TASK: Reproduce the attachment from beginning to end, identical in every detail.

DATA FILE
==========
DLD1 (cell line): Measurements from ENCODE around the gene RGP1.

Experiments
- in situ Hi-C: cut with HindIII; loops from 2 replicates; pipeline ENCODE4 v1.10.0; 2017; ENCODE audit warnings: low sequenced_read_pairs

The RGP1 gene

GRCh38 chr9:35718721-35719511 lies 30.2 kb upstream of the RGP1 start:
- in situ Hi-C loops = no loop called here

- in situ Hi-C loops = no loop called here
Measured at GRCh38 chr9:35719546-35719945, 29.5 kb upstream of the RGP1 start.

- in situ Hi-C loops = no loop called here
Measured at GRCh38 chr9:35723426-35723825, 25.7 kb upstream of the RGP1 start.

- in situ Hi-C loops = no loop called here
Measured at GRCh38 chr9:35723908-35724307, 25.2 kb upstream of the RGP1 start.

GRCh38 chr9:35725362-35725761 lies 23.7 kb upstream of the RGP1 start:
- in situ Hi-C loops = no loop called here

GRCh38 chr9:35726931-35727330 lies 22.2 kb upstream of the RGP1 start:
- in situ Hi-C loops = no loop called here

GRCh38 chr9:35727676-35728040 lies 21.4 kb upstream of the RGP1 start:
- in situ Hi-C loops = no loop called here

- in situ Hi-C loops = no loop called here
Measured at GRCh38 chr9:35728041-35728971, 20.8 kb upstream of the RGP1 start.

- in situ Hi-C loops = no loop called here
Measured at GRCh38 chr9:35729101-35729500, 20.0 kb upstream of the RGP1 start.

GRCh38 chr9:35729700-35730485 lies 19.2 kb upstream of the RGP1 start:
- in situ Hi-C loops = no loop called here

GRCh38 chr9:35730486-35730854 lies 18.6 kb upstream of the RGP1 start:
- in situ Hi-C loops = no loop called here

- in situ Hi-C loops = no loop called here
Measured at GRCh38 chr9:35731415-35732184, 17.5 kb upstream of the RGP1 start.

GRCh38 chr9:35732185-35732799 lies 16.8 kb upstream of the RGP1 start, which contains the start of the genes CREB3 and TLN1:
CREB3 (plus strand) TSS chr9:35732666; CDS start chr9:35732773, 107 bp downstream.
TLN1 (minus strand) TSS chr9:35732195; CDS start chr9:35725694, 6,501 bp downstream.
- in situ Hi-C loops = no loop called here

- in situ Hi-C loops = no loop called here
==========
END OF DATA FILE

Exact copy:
DLD1 (cell line): Measurements from ENCODE around the gene RGP1.

Experiments
- in situ Hi-C: cut with HindIII; loops from 2 replicates; pipeline ENCODE4 v1.10.0; 2017; ENCODE audit warnings: low sequenced_read_pairs

The RGP1 gene

GRCh38 chr9:35718721-35719511 lies 30.2 kb upstream of the RGP1 start:
- in situ Hi-C loops = no loop called here

- in situ Hi-C loops = no loop called here
Measured at GRCh38 chr9:35719546-35719945, 29.5 kb upstream of the RGP1 start.

- in situ Hi-C loops = no loop called here
Measured at GRCh38 chr9:35723426-35723825, 25.7 kb upstream of the RGP1 start.

- in situ Hi-C loops = no loop called here
Measured at GRCh38 chr9:35723908-35724307, 25.2 kb upstream of the RGP1 start.

GRCh38 chr9:35725362-35725761 lies 23.7 kb upstream of the RGP1 start:
- in situ Hi-C loops = no loop called here

GRCh38 chr9:35726931-35727330 lies 22.2 kb upstream of the RGP1 start:
- in situ Hi-C loops = no loop called here

GRCh38 chr9:35727676-35728040 lies 21.4 kb upstream of the RGP1 start:
- in situ Hi-C loops = no loop called here

- in situ Hi-C loops = no loop called here
Measured at GRCh38 chr9:35728041-35728971, 20.8 kb upstream of the RGP1 start.

- in situ Hi-C loops = no loop called here
Measured at GRCh38 chr9:35729101-35729500, 20.0 kb upstream of the RGP1 start.

GRCh38 chr9:35729700-35730485 lies 19.2 kb upstream of the RGP1 start:
- in situ Hi-C loops = no loop called here

GRCh38 chr9:35730486-35730854 lies 18.6 kb upstream of the RGP1 start:
- in situ Hi-C loops = no loop called here

- in situ Hi-C loops = no loop called here
Measured at GRCh38 chr9:35731415-35732184, 17.5 kb upstream of the RGP1 start.

GRCh38 chr9:35732185-35732799 lies 16.8 kb upstream of the RGP1 start, which contains the start of the genes CREB3 and TLN1:
CREB3 (plus strand) TSS chr9:35732666; CDS start chr9:35732773, 107 bp downstream.
TLN1 (minus strand) TSS chr9:35732195; CDS start chr9:35725694, 6,501 bp downstream.
- in situ Hi-C loops = no loop called here

- in situ Hi-C loops = no loop called here